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RE: representing fixed point decimal types

From: Cole, Russ E <Russ.Cole@unisys.com>
Date: Wed, 1 May 2002 15:02:02 -0500
Message-ID: <ABC8C2B0E4A1CA47B79A03B1E939BFEA01176A01@USMV-EXCH3.na.uis.unisys.com>
To: Jeni Tennison <jeni@jenitennison.com>
Cc: xmlschema-dev@w3.org
Thanks for the information, Jeni.

Does anyone know the rationale for the design of totalDigits/fractionDigits?
What problem do they solve without having to use some sort of 'restriction'?
I had assumed (probably because of the incorrect example) that the decimal
type would have been designed so that fixed point numbers could have been
defined simply.  I'm just curious; it's not important.

Russ Cole

-----Original Message-----
From: Jeni Tennison [mailto:jeni@jenitennison.com]
Sent: Wednesday, May 01, 2002 11:50 AM
To: Cole, Russ E
Cc: xmlschema-dev@w3.org
Subject: Re: representing fixed point decimal types

Hi Russ,

> Am I right that there are no fixed point types in xml schema? The
> closest thing I can find to precision/scale is
> totalDigits/fractionDigits. So, I find myself using
> minInclusive/maxInclusive. For example, for precision 8 scale 2:
> <xs:simpleType>
>               <xs:restriction base='xs:decimal'>
>                <xs:totalDigits value='8'/>
>                <xs:fractionDigits value='2'/>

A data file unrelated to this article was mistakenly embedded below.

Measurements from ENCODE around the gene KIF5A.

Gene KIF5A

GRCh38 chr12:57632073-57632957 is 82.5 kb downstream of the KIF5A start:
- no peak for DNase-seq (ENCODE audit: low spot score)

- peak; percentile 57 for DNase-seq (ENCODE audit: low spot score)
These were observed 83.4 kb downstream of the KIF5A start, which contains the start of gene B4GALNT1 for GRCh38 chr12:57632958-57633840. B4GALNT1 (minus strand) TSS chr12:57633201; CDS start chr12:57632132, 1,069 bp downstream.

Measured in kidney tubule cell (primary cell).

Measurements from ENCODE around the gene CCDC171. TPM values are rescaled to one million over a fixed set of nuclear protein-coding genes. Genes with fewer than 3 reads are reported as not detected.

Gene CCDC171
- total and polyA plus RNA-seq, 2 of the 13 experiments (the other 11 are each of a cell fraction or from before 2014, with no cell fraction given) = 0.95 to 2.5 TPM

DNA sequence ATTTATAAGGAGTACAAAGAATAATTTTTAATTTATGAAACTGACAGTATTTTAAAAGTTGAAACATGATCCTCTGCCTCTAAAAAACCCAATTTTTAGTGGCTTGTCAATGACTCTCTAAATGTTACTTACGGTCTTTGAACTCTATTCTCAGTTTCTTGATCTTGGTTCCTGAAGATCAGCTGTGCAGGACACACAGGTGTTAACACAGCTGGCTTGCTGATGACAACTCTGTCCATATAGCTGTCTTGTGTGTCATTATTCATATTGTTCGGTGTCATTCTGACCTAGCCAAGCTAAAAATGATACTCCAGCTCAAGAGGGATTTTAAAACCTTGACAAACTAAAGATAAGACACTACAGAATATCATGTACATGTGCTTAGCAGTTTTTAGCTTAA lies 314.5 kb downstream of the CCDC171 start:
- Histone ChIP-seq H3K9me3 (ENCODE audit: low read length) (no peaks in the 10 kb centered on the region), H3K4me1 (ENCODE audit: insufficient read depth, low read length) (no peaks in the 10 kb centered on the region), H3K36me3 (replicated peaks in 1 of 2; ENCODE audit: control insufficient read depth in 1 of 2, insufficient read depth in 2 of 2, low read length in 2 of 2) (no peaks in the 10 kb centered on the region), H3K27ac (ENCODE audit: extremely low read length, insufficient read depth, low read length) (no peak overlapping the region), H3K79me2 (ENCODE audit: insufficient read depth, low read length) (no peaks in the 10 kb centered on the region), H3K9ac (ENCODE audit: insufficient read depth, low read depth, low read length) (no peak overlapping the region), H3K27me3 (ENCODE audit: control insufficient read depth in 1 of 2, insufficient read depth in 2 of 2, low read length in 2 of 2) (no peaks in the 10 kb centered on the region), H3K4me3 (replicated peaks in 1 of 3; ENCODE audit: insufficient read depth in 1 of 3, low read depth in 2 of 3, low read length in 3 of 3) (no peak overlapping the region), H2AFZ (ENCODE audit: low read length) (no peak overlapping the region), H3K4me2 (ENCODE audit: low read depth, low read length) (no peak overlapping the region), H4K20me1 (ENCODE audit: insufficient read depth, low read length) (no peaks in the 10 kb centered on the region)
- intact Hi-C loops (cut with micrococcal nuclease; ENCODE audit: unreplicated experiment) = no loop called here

>                <xs:minInclusive value='-999999.99'/>
>                <xs:maxInclusive value='999999.99'/>
>               </xs:restriction>
> </xs:simpleType>

Another method that you could use is to use a pattern to say that you
want exactly two decimal digits:

    <xs:restriction base="xs:decimal">
      <xs:totalDigits value="8" />
      <xs:fractionDigits value="2" />
      <xs:pattern value="-?\d{1,6}\.\d{2}" />

The pattern allows an optional minus sign, followed by between 1 and 6
digits, followed by a decimal point, followed by two digits.
> Also, the example in the xml schema standard seems wrong to me
> because it says using totalDigits 8 and fractionDigits 2 constrains
> the value to be less than 1 million whereas it only constrains the
> value to be less than 100 million.

I think that's already been noted. See



Jeni Tennison
Received on Wednesday, 1 May 2002 16:02:19 UTC

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